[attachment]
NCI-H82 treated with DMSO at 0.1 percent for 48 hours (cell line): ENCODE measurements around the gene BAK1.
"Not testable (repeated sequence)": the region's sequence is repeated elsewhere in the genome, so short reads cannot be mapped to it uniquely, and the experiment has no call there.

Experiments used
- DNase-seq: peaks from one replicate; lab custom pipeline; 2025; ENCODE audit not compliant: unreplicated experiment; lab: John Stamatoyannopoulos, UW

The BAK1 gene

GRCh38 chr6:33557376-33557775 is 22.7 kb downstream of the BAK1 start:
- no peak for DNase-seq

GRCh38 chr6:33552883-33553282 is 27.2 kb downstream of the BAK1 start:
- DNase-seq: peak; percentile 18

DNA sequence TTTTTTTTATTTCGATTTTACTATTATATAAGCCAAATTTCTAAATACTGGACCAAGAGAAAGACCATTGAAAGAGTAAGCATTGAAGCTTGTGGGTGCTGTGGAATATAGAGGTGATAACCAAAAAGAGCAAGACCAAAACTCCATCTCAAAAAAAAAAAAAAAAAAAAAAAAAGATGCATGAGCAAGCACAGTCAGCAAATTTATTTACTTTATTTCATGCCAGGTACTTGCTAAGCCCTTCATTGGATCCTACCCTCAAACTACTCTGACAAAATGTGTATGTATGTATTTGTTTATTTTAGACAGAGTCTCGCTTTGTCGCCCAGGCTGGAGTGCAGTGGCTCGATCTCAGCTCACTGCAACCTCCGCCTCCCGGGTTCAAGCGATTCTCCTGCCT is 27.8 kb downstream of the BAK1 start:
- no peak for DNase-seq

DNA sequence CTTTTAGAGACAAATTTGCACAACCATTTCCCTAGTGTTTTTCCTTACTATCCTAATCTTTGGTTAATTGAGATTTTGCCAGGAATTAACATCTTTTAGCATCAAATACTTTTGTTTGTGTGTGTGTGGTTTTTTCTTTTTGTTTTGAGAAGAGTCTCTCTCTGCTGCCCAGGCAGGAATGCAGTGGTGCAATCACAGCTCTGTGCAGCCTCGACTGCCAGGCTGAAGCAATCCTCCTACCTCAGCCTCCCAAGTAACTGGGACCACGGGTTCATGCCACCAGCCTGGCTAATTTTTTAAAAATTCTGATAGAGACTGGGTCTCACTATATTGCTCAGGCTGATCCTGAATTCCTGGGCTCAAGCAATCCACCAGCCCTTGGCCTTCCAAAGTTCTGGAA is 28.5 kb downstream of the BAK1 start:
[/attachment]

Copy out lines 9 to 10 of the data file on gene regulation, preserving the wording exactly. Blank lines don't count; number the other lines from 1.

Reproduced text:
- DNase-seq: peak; percentile 18

DNA sequence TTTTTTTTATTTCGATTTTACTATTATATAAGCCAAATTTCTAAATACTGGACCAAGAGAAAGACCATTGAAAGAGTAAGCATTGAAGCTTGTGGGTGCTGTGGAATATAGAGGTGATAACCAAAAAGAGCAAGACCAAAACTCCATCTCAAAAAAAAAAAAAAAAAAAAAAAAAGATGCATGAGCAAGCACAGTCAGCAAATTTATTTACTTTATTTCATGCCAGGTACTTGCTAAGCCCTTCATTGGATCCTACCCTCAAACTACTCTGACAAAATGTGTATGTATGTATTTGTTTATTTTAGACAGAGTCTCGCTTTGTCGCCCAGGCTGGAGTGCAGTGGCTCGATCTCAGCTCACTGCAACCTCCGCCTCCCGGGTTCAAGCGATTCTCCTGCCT is 27.8 kb downstream of the BAK1 start: